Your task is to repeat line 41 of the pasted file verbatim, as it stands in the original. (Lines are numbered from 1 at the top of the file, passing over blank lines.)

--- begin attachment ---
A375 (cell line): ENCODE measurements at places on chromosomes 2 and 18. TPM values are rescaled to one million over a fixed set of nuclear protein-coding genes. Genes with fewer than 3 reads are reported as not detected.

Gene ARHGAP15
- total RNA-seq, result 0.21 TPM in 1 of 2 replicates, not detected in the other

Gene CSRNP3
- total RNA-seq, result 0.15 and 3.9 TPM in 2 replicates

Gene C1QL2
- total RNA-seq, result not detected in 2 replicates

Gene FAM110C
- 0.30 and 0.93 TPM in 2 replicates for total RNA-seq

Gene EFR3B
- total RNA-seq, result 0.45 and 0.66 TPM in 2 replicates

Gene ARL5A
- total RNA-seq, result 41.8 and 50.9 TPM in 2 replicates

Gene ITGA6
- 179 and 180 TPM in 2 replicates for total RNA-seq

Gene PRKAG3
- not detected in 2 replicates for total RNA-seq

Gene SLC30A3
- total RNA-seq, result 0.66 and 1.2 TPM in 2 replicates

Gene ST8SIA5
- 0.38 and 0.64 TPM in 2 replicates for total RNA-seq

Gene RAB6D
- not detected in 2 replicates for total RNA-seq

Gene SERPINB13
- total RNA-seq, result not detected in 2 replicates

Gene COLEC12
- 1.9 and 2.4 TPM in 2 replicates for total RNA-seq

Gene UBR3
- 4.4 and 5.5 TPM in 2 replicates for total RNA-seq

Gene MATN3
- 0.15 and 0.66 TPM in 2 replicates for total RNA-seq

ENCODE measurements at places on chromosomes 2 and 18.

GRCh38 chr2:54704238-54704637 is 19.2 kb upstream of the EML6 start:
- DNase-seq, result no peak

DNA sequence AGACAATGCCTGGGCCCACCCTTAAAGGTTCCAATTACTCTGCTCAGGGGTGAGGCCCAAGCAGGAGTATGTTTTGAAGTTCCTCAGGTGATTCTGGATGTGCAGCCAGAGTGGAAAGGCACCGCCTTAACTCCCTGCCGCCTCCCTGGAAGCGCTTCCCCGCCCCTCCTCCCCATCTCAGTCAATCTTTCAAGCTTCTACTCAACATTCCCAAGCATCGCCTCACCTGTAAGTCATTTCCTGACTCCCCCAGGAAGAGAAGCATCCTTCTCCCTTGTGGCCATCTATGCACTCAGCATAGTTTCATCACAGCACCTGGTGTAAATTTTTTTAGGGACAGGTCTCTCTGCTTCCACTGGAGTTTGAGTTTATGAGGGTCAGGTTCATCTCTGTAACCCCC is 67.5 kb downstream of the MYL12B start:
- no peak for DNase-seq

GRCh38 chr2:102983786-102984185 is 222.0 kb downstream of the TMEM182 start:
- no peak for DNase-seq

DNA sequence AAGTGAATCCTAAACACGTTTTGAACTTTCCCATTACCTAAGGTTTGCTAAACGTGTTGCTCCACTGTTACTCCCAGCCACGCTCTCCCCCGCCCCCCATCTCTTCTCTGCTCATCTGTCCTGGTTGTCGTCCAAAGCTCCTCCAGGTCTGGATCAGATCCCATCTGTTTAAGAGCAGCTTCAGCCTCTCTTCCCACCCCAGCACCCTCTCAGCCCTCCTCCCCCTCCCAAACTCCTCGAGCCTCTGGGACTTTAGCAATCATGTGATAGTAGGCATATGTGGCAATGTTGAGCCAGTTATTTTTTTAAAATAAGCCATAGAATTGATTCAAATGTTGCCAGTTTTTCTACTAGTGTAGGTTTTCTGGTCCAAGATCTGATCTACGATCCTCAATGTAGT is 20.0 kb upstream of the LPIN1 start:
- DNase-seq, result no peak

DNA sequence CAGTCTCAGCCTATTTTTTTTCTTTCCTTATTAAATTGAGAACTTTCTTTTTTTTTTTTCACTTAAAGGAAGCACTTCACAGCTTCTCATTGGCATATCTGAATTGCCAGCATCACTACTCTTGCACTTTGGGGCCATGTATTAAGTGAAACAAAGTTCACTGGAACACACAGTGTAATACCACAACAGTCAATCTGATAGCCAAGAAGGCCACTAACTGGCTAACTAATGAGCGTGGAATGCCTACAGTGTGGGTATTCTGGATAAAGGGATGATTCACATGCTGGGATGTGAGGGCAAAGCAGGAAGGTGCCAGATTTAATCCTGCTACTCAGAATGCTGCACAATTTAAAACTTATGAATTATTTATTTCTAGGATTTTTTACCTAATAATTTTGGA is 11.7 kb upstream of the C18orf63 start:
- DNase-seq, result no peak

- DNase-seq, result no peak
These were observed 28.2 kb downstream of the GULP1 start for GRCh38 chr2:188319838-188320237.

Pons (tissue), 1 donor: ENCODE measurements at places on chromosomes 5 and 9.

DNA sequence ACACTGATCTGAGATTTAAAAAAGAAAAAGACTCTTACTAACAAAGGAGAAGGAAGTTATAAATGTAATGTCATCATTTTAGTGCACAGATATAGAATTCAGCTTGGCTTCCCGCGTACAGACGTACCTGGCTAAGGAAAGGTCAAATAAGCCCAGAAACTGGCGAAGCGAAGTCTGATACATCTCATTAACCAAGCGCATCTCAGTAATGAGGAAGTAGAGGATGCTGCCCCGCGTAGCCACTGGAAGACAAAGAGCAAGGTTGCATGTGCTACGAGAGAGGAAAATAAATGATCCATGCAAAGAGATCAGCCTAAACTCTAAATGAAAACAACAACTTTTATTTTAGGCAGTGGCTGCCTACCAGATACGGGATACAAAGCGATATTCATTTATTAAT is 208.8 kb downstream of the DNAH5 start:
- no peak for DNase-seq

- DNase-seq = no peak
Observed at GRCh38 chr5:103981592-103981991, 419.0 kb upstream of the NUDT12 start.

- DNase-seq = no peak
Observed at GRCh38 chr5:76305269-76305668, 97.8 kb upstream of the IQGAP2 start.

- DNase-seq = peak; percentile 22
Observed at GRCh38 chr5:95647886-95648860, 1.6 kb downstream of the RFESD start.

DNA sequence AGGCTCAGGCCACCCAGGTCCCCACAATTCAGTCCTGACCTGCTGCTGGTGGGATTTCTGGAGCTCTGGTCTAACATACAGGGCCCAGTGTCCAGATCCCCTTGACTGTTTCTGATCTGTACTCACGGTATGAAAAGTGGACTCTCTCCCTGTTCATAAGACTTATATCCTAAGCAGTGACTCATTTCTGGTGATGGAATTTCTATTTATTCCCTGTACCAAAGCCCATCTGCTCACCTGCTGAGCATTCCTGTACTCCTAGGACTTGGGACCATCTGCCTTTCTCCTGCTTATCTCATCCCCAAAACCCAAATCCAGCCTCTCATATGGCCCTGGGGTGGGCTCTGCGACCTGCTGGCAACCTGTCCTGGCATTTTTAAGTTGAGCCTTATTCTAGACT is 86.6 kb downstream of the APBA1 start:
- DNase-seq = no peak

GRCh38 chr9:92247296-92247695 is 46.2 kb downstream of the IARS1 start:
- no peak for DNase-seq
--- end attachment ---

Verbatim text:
DNA sequence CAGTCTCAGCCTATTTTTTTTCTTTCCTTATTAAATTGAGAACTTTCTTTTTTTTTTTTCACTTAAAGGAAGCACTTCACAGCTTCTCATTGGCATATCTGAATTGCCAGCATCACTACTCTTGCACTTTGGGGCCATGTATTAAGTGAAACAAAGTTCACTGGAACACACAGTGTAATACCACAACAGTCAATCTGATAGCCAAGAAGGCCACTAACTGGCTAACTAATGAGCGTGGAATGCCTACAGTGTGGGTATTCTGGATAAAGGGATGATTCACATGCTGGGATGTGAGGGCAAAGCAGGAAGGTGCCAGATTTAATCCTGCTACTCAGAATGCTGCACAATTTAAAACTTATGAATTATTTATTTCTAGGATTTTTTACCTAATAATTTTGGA is 11.7 kb upstream of the C18orf63 start: